Tuesday, March 10, 2015

GETTING MORE RADICAL 'The Free Market' is now 'The Austrian'

Congratulation to the Mises Institute for renaming their flagship publication, The Austrian.

Mises Institute president Jeff Deist explains the move:
“I actually believe in the free market.” President Barack Obama, Phoenix, August 2013 
“I’m a free market welfare state guy.” Paul Krugman, CNBC interview, July 2012 
For more than thirty years The Free Market has been the Mises Institute’s flagship monthly publication for our members. Today we introduce The Austrian, a bolder and more robust version of what you’ve known for decades.
It’s enlightening these days to hear everyone from Obama and Krugman to Putin and Hollande proclaim their belief in the superiority of free markets (invariably adding several qualifying provisos, of course). Even Bono from U2 has had a change of heart. Only Mr. Piketty appears to be clinging (tenuously) to his support for outright central planning.
So it appears we’ve made great strides in the rhetorical battle when it comes to the beauty and power of markets to vastly improve the human condition. We are all free-marketers now, and some of us actually mean it. 
Thirty years ago, however, our outspoken support for free markets was radical. And since our beginning the Mises Institute has advocated a free market in everything. But today the  term has been diluted through overuse and misuse, as demonstrated by Messrs. Obama and Krugman. It no longer captures the radical and uncompromising nature of the Institute and its members. A name change for The Free Market was in order.
When Mises died in 1973, “Austrian” was an adjective and a loose term of convenience describing the great scholars (and scholarship) of the Austrian school of economics.
Today, thanks to phenomenal growth in the Austrian school, one can simply say, “I’m an Austrian” when speaking in libertarian or academic circles. “Austrian” has become a noun!
Our new moniker, The Austrian, goes to the heart and soul of what we are: an organization dedicated to the brilliant scholarship of Austrian economics.
Mises is our touchstone, Rothbard our animating spirit, and the classical liberal tradition our north star.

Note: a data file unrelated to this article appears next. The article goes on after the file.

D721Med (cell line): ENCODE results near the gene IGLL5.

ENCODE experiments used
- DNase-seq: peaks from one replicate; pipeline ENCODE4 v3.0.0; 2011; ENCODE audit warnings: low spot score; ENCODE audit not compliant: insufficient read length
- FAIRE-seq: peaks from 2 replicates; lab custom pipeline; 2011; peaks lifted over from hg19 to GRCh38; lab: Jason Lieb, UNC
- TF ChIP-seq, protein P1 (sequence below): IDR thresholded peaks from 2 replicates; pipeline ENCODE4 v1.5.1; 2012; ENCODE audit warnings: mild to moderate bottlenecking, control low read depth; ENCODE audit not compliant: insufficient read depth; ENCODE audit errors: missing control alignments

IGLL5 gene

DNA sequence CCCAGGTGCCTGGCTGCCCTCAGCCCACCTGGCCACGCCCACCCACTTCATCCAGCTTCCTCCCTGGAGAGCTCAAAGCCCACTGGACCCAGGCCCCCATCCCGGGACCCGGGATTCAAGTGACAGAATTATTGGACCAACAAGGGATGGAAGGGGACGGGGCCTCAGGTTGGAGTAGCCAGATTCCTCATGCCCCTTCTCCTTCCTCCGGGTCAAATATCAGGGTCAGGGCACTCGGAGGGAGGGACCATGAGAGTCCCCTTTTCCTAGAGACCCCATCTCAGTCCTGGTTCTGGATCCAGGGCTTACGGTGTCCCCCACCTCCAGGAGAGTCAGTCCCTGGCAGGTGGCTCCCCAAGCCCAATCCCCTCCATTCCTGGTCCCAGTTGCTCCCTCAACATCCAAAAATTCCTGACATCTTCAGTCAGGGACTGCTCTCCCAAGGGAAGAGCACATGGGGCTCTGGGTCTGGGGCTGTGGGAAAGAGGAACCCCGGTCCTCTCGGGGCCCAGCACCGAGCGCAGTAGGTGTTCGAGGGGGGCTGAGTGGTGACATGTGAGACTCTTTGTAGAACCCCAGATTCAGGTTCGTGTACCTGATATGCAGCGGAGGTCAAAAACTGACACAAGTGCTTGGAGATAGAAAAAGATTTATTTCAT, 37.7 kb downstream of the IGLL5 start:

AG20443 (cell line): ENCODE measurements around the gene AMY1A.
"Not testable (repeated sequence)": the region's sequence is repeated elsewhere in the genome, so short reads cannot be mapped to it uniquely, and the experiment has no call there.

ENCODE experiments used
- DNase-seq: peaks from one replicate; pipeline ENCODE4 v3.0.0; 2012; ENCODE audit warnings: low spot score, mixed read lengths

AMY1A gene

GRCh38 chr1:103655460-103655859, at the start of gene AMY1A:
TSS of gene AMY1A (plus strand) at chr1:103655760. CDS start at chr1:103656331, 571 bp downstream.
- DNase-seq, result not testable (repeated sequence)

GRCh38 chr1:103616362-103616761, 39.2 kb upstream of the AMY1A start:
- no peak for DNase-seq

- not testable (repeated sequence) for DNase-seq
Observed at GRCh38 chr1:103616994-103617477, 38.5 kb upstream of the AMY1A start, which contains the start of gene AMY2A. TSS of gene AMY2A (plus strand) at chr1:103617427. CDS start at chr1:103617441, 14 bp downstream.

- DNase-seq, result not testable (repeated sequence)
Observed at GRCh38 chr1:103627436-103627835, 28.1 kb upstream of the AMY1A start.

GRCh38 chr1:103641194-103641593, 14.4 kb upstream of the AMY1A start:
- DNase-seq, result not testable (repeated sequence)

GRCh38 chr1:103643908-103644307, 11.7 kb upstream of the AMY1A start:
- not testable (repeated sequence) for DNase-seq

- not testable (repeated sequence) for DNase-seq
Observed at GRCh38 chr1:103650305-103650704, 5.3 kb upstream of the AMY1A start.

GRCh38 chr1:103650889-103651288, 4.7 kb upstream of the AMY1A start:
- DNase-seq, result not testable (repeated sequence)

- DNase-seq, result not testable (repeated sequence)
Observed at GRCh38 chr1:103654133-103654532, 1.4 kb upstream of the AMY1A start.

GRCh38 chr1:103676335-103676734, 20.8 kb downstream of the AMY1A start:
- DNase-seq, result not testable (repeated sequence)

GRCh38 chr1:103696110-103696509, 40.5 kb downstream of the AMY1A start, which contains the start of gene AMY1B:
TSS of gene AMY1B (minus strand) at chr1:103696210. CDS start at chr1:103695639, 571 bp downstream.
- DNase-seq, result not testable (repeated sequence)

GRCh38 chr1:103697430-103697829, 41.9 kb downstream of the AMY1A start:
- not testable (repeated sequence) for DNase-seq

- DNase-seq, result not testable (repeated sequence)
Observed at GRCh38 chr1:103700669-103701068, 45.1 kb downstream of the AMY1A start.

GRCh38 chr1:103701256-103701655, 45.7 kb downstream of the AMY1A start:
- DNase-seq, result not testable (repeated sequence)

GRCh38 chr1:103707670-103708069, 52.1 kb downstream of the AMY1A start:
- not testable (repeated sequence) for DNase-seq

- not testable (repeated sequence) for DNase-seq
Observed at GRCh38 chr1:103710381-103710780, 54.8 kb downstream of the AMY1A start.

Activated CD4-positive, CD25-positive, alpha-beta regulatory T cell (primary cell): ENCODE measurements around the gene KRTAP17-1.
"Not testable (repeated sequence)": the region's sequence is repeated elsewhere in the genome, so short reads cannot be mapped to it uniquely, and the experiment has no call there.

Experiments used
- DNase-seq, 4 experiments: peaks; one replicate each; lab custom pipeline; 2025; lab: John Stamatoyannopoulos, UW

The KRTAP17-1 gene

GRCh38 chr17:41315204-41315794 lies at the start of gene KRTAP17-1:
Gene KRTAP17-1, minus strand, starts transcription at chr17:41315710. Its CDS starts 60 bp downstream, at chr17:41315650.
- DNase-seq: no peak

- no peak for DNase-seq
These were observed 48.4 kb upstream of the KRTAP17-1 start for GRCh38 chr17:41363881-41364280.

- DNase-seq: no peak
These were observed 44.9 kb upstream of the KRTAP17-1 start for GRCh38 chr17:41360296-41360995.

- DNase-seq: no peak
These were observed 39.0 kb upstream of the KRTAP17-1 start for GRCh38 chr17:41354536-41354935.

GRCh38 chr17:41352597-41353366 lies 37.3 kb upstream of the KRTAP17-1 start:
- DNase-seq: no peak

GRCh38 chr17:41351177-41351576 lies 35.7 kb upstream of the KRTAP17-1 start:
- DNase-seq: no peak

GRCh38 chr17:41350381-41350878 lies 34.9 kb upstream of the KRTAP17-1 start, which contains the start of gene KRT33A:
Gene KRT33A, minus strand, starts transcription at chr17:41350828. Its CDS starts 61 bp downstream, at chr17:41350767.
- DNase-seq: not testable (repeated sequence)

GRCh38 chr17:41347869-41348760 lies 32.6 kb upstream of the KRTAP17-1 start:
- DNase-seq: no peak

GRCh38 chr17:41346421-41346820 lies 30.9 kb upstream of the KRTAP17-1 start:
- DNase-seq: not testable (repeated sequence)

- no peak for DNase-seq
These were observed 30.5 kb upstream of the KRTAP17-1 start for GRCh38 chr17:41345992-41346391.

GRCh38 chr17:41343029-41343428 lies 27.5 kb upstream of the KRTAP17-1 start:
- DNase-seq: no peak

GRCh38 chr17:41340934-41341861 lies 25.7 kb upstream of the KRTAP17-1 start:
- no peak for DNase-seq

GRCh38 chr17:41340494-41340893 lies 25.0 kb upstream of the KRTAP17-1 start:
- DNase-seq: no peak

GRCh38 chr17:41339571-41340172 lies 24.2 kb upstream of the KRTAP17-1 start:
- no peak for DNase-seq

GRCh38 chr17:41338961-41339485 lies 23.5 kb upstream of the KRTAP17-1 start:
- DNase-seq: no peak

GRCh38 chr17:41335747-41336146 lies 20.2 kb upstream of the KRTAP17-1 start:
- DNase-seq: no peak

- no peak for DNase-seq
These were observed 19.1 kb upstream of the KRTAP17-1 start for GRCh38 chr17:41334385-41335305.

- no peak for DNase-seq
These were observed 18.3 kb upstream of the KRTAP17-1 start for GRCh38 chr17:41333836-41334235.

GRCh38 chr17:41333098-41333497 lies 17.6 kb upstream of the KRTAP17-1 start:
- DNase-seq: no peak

We will publish The Austrian every other month, and deliver it to your mailbox or email inbox. Each issue will feature provocative articles by cutting edge libertarian and Austrian thinkers, conversational interviews with leading business people and intellectual entrepreneurs, reviews by David Gordon, and cultural commentary by guest writers. You won’t find this kind of radical, politically incorrect content anywhere else. 
We hope you enjoy The Austrian, and we’re grateful to have you as a member. Please let us know what you think (via contact@mises.org), and encourage your friends and family to join the Mises Institute.

The first issue of The Austrian is online here.


  1. Cowardly concession.

    First we retreated from the word "liberal" which now means socialist and then the word "capitalist" which now means cronyist. The word "libertarian" is choking for air as groups from all sides struggle to redefine it as one flavor or another of statism-lite.

    And now we're ceremoniously lowering our flag from the widely used common noun phrase "free market." We'll just cede "free market" to the statists to redefine to mean central planning. Because Barack Obama and Paul Krugman fancy it so. While we make a sad, futile attempt to escape future redefinition by retreating to the proper noun "Austrian." Pathetic.

    As the cultural "War is Peace; Freedom is Slavery" campaign redefines words and phrases of liberty as their opposite in order to eradicate the very concepts of freedom from the language, maybe it's of some importance we fight that. How about we put a stake in the ground with the phrase "free market" because the words "free" and "market" are like kinda foundational to our whole philosophy.

    1. News flash: "free" anything has been meaningless since FDR successfully paraded around "freedom from want," in tandem with the destruction of "liberal."

      Lack of a time machine does not make one a coward.

      They haven't taken "libertarian" yet, and thanks to Ron Paul, they will waste a lot of energy trying and failing.

      Only a few short years ago, if you said "libertarian" in public, the immediate reaction of most people would be, "Oh, those crazy people who just want drugs and prostitutes!"

      I can't remember the last time I heard that. Even the mainstream media has conceded to linking "libertarian" with anti-war and anti-bankster views. They've probably never even heard of the non-aggression principle, but that's not a war of words we're going to win in the land of the boobeoisie.

      The new smears are trying to twist "libertarian" into "isolationist" and "gold bug." That hasn't particularly worked because those terms already had established meanings. It's more of an attempt to link it with conservatives that just want to go backwards and maintain the all too convenient left-right false paradigm.

      It's not working.

  2. Doesn't the word Austrian have a statist root?

  3. Austrian sounds statist to me.